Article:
For civic leaders, those infrastructure improvements remain the most visible reminders of the event’s success.

“Well before 2014, the council and our partners were acutely aware of the importance of planning to deliver as much of a legacy as possible – with many Games at different levels often failing to leave any economic or social benefits – and the work we put into this delivered to a great extent,” said Councillor David McDonald, depute leader of Glasgow City Council.

Millions were spent constructing the Emirates Arena near Celtic Park, which includes the Sir Chris Hoy Velodrome, as well as the Glasgow Green Hockey Centre and a refurbished Tollcross International Swimming Centre.

The construction of the Athletes’ Village also provided 700 homes in Dalmarnock on a riverside location which had largely been abandoned after years of heavy industrial use.

But many residents in the east end complained the area had been overlooked for too long. Dalmarnock, once a thriving community of 50,000, had dwindled to just 2,000 by the time Glasgow’s bid was won in 2007.

A widely reported legal battle to evict the last remaining family in a dilapidated tenement block – the land was needed as part of the wider regeneration masterplan – also brought back uncomfortable memories of the city’s 1960s slum clearance programmes.

The impact locally was studied by academics from the Open University, the University of Stirling and the University of Leeds, who documented the experiences of 50 east end residents in the build-up to the Games.

Their report, published in 2015, concluded: “The Games point to a world of consumption, glamour and excitement that is beyond the reach and financial resources of the vast majority of people in the east end.”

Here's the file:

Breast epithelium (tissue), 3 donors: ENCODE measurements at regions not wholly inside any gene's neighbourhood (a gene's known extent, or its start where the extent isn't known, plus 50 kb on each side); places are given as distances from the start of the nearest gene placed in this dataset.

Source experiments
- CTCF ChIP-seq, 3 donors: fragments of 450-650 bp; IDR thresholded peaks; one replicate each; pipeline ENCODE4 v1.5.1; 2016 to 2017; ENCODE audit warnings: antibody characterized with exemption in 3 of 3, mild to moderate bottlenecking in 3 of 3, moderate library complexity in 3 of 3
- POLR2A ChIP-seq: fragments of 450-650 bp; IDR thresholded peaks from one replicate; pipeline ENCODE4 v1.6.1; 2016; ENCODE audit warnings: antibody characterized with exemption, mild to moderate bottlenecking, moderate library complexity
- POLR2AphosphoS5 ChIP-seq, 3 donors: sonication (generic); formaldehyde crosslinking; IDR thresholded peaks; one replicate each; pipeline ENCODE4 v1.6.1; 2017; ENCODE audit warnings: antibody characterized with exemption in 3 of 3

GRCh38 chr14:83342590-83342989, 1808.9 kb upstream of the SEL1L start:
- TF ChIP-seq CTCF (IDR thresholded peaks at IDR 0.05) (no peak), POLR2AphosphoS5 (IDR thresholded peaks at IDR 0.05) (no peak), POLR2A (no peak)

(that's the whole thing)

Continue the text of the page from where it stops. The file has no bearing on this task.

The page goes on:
But McDonald stressed the economic impact of the event was substantial.

He added: “Since the Games, many high-profile international sporting events have been attracted to the city. Attendance at local sporting facilities has also increased, showing the wisdom of the investment, and Glasgow is regularly listed as being one of the world’s top sporting cities.

“A key consideration was the social impact, and one of the successes was in the volunteering programme. Over 50,000 people applied for 15,000 places, an outcome beyond any hopes that were held. For many, this provided a road back to confidence and the jobs market and for others, it was generally considered as a very positive experience in their lives.

“While the number of people registered as playing sports from Glasgow 2014 has absolutely increased since the Games, challenges remain in encouraging participation among some groups.”

While the Gold Coast may enjoy better weather, organisers in Australia will do well to match the excitement generated by one aspect of the 2014 Games that everyone agrees was a smash – the opening ceremony, complete with Scottie dogs and dancing Tunnock’s tea cakes. One London newspaper hailed it as “both eccentric and joyously self-deprecating”. McDonald fondly recalls “the uniquely Glaswegian style and humour of the event” mixing with the cultures of the Commonwealth to leave “a lasting impression in the collective memory”.

He added: “I thought it was a night that did us all proud.”